During the Committee stage of the Bill my right hon. Friend invited hon. Members to send him any cases which, in the words he used then,

… justify the view that we should be excluding any case that could be dealt with under the present law."—[OFFICIAL REPORT, Standing Committee E, 5th June, 1956; c. 86.] That is, the fine distinction which the right hon. Gentleman just instanced, when he said that it is not always possible to differentiate between a widow incapable of work because of sickness and a widow incapable of self-support because of infirmity.

The offer of my right hon. Friend was accepted by the right hon. Gentleman the Member for Middlesbrough, East. He referred in Committee to a constituent of his, about whom he has been in correspondence with us. That case is not relevant to this discussion, because it has been found that the widow concerned did not qualify for incapacity pension.

This is the fact now: Since we discussed the matter in Committee no other case has been sent forward to the Ministry for consideration on these special grounds. I conclude, therefore, that some of the doubts expressed by right hon. and hon. Members opposite are disappearing.

However, we have in the meantime taken a sample survey from five regions of the Ministry of what I would call the more difficult cases—cases in which the title to incapacity pension was not straight-forward, and cases that could not be decided by the local insurance officer but probably had to be referred for another opinion. I hope I make that quite clear—we have not taken the easy cases: we have tried to find cases of the type which the right hon. Gentleman and his hon. Friends had particularly in mind.

We have had all these cases looked at by our headquarters medical staff. The result has confirmed our view, that, broadly speaking, there is little doubt that in those cases we have investigated, the doctors would under the new provisions have certified the widows as incapable of work for sickness benefit purposes.

11.15 a.m.

We are, of course, thinking only of women who may be widowed in the future. I want to make that quite clear. No existing rights are affected, because women already receiving incapacity pension will continue to do so. From this hon. Members will agree with me, I imagine, that only experience will show whether the fine distinction which has been emphasised today will be significant, but we believe that the provisions in the Bill will be more comprehensive and will avoid the difficulties of the present scheme.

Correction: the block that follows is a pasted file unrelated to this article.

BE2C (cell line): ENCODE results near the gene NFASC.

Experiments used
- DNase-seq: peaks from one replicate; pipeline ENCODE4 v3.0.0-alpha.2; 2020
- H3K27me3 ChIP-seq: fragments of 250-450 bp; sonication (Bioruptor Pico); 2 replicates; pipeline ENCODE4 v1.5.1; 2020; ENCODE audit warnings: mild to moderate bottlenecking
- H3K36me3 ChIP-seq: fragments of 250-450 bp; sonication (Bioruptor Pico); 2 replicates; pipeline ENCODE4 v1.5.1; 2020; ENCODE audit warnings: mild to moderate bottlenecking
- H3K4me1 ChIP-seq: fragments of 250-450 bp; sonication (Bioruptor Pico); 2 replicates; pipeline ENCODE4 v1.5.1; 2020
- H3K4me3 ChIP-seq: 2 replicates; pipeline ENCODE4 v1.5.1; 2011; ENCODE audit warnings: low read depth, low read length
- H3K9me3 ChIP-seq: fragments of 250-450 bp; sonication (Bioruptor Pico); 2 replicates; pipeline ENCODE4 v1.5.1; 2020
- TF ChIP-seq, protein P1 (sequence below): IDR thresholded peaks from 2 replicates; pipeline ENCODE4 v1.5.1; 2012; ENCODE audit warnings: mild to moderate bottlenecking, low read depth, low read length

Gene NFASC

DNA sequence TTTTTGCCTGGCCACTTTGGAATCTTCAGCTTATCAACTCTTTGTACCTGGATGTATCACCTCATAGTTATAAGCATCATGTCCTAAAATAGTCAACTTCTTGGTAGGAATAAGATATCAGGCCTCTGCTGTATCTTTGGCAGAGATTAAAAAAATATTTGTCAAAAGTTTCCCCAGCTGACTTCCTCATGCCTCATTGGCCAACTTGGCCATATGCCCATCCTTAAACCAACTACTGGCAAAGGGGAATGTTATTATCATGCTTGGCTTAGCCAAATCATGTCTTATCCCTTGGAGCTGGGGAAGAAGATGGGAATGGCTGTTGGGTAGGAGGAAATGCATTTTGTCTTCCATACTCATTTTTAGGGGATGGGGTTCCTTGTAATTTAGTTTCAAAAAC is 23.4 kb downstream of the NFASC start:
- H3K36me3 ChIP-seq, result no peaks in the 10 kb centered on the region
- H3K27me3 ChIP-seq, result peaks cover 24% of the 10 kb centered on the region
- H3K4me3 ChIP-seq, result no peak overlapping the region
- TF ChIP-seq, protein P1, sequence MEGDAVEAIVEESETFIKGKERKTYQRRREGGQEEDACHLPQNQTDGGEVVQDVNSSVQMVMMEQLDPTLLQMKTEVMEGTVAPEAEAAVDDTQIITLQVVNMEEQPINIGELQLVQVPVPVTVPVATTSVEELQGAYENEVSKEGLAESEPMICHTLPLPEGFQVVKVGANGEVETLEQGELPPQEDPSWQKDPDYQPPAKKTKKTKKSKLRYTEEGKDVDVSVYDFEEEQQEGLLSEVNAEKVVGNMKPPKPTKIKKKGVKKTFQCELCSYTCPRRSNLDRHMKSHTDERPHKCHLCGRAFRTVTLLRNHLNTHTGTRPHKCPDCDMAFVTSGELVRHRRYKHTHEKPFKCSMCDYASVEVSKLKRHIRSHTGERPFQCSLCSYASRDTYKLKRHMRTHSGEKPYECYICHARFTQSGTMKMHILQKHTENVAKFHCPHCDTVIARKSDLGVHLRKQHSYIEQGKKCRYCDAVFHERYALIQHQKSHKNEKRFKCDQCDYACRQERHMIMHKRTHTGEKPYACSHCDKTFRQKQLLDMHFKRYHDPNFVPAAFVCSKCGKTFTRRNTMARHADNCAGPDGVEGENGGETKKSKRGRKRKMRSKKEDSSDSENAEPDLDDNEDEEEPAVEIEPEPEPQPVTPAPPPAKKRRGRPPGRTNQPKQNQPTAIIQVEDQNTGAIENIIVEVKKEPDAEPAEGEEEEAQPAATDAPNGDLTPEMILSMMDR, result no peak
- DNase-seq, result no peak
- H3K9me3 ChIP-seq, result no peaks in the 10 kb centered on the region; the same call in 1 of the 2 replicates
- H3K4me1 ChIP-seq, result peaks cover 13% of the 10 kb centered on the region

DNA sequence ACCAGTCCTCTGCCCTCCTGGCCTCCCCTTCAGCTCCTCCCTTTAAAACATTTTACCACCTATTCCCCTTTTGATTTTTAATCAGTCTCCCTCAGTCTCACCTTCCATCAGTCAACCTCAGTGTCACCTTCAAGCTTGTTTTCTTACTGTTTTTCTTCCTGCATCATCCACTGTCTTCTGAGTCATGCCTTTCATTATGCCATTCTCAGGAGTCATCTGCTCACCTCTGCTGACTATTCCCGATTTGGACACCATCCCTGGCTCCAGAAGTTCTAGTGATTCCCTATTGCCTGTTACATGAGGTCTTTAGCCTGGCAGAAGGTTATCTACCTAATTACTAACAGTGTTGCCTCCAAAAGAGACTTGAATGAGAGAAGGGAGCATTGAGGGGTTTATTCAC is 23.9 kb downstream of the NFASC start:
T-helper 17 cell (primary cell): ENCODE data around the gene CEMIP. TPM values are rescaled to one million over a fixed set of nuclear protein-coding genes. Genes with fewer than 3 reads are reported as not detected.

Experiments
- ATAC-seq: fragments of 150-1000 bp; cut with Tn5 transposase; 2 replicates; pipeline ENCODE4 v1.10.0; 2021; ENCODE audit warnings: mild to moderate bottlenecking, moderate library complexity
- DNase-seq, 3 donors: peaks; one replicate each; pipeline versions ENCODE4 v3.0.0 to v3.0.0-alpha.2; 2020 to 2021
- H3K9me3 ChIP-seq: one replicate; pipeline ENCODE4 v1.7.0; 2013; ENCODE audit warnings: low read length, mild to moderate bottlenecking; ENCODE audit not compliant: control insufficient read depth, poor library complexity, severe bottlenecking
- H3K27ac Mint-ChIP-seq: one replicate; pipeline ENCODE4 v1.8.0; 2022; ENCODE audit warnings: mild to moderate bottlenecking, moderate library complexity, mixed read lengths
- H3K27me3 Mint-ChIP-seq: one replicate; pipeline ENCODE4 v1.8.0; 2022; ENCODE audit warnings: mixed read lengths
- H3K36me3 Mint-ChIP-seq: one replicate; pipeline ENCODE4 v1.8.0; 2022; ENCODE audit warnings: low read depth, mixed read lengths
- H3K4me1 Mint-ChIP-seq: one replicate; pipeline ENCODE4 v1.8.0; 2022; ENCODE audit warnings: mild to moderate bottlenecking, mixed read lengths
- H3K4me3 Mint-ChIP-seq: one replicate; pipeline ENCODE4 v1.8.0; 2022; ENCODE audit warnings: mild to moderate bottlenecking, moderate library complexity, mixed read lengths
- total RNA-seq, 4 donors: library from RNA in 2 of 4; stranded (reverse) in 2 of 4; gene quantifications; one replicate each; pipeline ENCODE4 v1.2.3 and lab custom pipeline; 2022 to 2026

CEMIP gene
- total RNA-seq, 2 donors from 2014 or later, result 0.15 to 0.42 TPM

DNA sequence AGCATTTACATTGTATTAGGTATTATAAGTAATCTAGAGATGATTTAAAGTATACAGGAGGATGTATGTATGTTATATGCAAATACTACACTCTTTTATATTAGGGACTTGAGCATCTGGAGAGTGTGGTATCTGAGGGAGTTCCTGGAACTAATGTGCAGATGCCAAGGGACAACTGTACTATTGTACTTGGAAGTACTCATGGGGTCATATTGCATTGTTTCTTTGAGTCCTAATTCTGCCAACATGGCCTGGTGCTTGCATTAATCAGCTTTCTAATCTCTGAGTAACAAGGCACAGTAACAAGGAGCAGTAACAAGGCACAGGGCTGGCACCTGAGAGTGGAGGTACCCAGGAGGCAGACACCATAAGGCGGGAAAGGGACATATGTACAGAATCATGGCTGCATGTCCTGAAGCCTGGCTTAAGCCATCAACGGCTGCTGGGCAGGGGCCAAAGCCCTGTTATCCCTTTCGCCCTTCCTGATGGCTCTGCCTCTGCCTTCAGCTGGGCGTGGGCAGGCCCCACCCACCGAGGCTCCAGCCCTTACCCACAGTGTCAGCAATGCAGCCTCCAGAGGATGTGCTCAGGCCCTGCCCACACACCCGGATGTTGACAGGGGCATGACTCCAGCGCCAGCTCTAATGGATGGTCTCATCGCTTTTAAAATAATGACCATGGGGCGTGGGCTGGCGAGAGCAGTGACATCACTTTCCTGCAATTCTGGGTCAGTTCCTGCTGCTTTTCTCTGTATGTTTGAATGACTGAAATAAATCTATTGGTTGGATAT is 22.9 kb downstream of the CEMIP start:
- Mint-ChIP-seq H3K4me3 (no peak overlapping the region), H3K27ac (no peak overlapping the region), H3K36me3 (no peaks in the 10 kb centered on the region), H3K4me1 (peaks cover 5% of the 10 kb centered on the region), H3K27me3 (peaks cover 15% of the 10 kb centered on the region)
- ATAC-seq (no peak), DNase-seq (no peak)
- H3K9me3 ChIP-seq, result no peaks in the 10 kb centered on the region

Those difficulties I outlined in Committee. They are mainly the necessity under the present provisions to define a prolonged period of incapacity; the fact that incapacity pension can be paid only if the woman is shown to be incapable of self support immediately the widow's allowance ends; and, thirdly, that under the present conditions, widow's incapacity pension would be at a reduced rate if her husband had a deficient record of contributions. Those are some of the difficulties of the present scheme.

We feel that to retain the incapacity pension would make for unnecessary complications in an already complicated scheme. For the Ministry, it would mean complicated leaflets and instructions and having to give complicated explanations. For the widow—and this is more important—considerable doubt, when she is widowed as to the type of benefit for which she is eligible. I am sure that it is better for the widow to be brought within the ambit of the normal insurance provisions and thus qualify for either sickness or unemployment benefit, rather than that we should permanently isolate a small group of widows and label them as permanently incapacitated, because by this we imply that they are unable to play a normal part in the life of the community.

I think that the present provisions will be not only more generous to widows in general, but will avoid describing a certain section of widows as incapable of leading a normal life. I hope, therefore, that the right hon. Gentleman will agree to withdraw the Amendment.

Mr. Marquand

I am glad that these fairly thorough inquiries which the hon. Lady has described have been made, and, with her, I hope that our fears will prove to be groundless and that no cases of this kind will occur in the future. In view of what the hon. Lady has said, I beg to ask leave to withdraw the Amendment.

Amendment, by leave, withdrawn.